Elsewhere, the seven-minute chug of 'Silent Partner' journeys on a filthy synth that's the grubby cousin of Donna Summer's 'I Feel Love', 'Paradise Is You' has enough moon-eyed holiday longing for the slushiest of beach novels and 'The Feeling' is perfect staccato pop. La Roux may have kept us all dangling on for five years for a second album, but sometimes the old clichés ring true: good things - very, very good things - do come to those who wait.

The Guardian: ★★★★

The real surprise is how unforced it all feels. When an album has suffered a tortuous gestation, and when it's been labored over as intensely as Trouble in Paradise has apparently been – "14 to 16 hours, six days a week, sometimes longer, for two years," Jackson recently told the Observer – you can usually tell just by listening to it. But if someone didn't inform you of Trouble in Paradise's backstory, you'd never guess. The only hint of hard work comes with the track listing's labored puns (Tropical Chancer can take its place alongside Kiss and Not Tell and Sexotheque, every one of them a song as fantastic as its title is rotten), while the only suggestion of discord is in the lyrics of the lengthy Silent Partner, which appear to address both Jackson's illness and Langmaid's departure, the latter in pretty withering terms. It sounds airy and confident and effortless, a state of affairs aided by the fact that, at some point in the last five years, Jackson and her various collaborators have hit on the knack of coming up with songs that somehow sound as if they've always existed, as if you've stumbled on a selection of old hits that you'd forgotten about but are delighted to be reminded of. Conjuring up that weird, false sense of instant familiarity is one of the most potent and difficult tricks in pop music. It's what lies behind the mammoth success of both Daft Punk's Get Lucky and Pharrell Williams's Happy, and it happens over and over again on Trouble in Paradise, most arrestingly on the opening trio of songs: the single Uptight Downtown, the Abbaesque Kiss and Not Tell and Cruel Sexuality, which it seems fairly safe to say, is the most sublimely euphoric exploration in recent pop history of the pressures placed by society on the individual who declines to define themselves as either straight or gay.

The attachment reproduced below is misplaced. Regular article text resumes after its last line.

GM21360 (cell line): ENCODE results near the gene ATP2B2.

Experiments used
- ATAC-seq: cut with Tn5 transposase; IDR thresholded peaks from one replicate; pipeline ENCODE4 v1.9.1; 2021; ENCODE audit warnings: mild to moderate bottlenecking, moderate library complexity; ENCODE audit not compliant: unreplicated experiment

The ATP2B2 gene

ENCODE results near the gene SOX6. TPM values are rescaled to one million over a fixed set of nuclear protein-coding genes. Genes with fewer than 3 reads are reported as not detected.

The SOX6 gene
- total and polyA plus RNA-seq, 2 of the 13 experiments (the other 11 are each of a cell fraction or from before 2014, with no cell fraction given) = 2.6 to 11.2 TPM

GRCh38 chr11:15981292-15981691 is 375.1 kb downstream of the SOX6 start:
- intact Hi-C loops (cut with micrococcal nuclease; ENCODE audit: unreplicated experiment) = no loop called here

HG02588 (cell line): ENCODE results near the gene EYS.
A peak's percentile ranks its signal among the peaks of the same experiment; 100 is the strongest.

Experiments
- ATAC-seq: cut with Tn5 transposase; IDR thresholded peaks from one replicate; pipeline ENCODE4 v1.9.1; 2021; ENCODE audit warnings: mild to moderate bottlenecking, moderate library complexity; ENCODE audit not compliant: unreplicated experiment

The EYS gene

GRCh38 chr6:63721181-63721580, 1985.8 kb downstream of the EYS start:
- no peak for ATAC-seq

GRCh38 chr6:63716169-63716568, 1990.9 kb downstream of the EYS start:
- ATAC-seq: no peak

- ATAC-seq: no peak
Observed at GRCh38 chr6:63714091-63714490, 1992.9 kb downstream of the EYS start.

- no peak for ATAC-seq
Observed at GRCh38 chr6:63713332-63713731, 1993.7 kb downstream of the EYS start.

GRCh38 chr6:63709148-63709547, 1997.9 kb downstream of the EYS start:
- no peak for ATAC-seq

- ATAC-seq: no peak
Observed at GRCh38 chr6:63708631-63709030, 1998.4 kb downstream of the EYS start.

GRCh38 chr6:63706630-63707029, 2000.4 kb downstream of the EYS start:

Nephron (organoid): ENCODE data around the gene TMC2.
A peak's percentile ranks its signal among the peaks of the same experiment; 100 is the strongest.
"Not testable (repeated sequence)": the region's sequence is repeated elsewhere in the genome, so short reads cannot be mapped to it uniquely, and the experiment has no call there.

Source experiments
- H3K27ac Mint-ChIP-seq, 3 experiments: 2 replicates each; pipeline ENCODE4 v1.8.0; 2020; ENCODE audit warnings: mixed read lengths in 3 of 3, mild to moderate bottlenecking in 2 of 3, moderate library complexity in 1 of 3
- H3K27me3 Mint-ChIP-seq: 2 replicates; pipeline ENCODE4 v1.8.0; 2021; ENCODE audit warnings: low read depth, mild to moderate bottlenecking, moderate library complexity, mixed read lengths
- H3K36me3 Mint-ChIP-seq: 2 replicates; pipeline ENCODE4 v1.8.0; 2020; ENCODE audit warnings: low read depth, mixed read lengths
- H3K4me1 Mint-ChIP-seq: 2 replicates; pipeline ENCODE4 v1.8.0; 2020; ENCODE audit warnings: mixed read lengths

In truth, the songwriting quality never really dips. Almost sickeningly overburdened with fantastic tunes, Trouble in Paradise may well be not just a triumph against the odds, but the best pop album we'll hear this year. Listening to it, it's hard not to feel that whatever agonies went into its creation were worth it.

Rolling Stone: ★★★½

Elly Jackson is the best kind of cyberdiva – brassy, hooky, nearly invulnerable. On La Roux's second LP, her vintage synth-pop magnificence (see 2009's hit "Bulletproof") has warmed into the sort of electro-disco drama you imagine the Daft Punk robots blasting as they cruise down Highway 1. "Paradise Is You" is a Phil Spector-ish evocation of Sixties girl-group ache; "Sexotheque" rides wiry Nile Rodgers-style funk guitar. The track that most recalls Jackson's debut with exmember Ben Langmaid, "Silent Partner," is a harsh kiss-off. (Hmm.) But it's also a reminder of how brilliantly the pair reanimated synth-pop style. Trouble suggests Jackson's in for the long haul.

sources: 1, 2, 3